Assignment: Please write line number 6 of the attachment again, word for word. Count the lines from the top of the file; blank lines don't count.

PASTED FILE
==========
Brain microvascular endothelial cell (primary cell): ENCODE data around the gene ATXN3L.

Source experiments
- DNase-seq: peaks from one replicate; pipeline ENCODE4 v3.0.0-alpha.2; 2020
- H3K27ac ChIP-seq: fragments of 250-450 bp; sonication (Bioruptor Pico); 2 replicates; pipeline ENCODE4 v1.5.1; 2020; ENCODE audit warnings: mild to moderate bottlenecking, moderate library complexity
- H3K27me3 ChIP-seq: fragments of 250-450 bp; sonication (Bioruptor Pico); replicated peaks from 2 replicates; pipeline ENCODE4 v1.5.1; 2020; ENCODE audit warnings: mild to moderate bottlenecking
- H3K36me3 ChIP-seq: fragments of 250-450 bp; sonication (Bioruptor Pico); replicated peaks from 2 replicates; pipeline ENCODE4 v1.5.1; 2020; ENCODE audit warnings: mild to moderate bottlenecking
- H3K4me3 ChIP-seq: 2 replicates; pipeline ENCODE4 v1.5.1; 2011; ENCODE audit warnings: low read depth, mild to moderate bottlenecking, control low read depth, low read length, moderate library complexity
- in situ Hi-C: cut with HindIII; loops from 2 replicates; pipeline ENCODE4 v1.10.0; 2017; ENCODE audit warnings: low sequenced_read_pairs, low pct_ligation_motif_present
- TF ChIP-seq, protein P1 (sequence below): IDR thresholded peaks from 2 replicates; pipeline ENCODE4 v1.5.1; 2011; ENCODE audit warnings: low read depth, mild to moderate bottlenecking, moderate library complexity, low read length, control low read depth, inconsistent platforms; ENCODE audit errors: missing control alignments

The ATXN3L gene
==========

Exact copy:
- H3K36me3 ChIP-seq: fragments of 250-450 bp; sonication (Bioruptor Pico); replicated peaks from 2 replicates; pipeline ENCODE4 v1.5.1; 2020; ENCODE audit warnings: mild to moderate bottlenecking